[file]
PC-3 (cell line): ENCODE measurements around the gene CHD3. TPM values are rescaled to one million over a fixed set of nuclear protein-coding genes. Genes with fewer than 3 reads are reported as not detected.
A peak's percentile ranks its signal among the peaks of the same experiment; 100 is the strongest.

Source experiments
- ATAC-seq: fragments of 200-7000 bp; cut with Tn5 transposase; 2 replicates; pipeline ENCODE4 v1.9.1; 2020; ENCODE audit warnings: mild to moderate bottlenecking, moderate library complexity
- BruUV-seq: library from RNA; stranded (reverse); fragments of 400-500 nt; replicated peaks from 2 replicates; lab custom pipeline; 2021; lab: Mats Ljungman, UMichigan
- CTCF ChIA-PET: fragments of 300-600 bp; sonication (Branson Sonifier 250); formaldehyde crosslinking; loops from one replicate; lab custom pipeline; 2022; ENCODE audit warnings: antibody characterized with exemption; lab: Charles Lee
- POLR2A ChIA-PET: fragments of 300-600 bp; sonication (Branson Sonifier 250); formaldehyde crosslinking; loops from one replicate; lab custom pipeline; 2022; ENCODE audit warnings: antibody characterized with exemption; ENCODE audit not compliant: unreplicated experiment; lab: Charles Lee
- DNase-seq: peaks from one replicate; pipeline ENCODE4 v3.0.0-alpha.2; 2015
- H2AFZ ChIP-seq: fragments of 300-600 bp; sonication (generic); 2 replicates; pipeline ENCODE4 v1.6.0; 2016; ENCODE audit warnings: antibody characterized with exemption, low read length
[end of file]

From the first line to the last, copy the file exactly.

PC-3 (cell line): ENCODE measurements around the gene CHD3. TPM values are rescaled to one million over a fixed set of nuclear protein-coding genes. Genes with fewer than 3 reads are reported as not detected.
A peak's percentile ranks its signal among the peaks of the same experiment; 100 is the strongest.

Source experiments
- ATAC-seq: fragments of 200-7000 bp; cut with Tn5 transposase; 2 replicates; pipeline ENCODE4 v1.9.1; 2020; ENCODE audit warnings: mild to moderate bottlenecking, moderate library complexity
- BruUV-seq: library from RNA; stranded (reverse); fragments of 400-500 nt; replicated peaks from 2 replicates; lab custom pipeline; 2021; lab: Mats Ljungman, UMichigan
- CTCF ChIA-PET: fragments of 300-600 bp; sonication (Branson Sonifier 250); formaldehyde crosslinking; loops from one replicate; lab custom pipeline; 2022; ENCODE audit warnings: antibody characterized with exemption; lab: Charles Lee
- POLR2A ChIA-PET: fragments of 300-600 bp; sonication (Branson Sonifier 250); formaldehyde crosslinking; loops from one replicate; lab custom pipeline; 2022; ENCODE audit warnings: antibody characterized with exemption; ENCODE audit not compliant: unreplicated experiment; lab: Charles Lee
- DNase-seq: peaks from one replicate; pipeline ENCODE4 v3.0.0-alpha.2; 2015
- H2AFZ ChIP-seq: fragments of 300-600 bp; sonication (generic); 2 replicates; pipeline ENCODE4 v1.6.0; 2016; ENCODE audit warnings: antibody characterized with exemption, low read length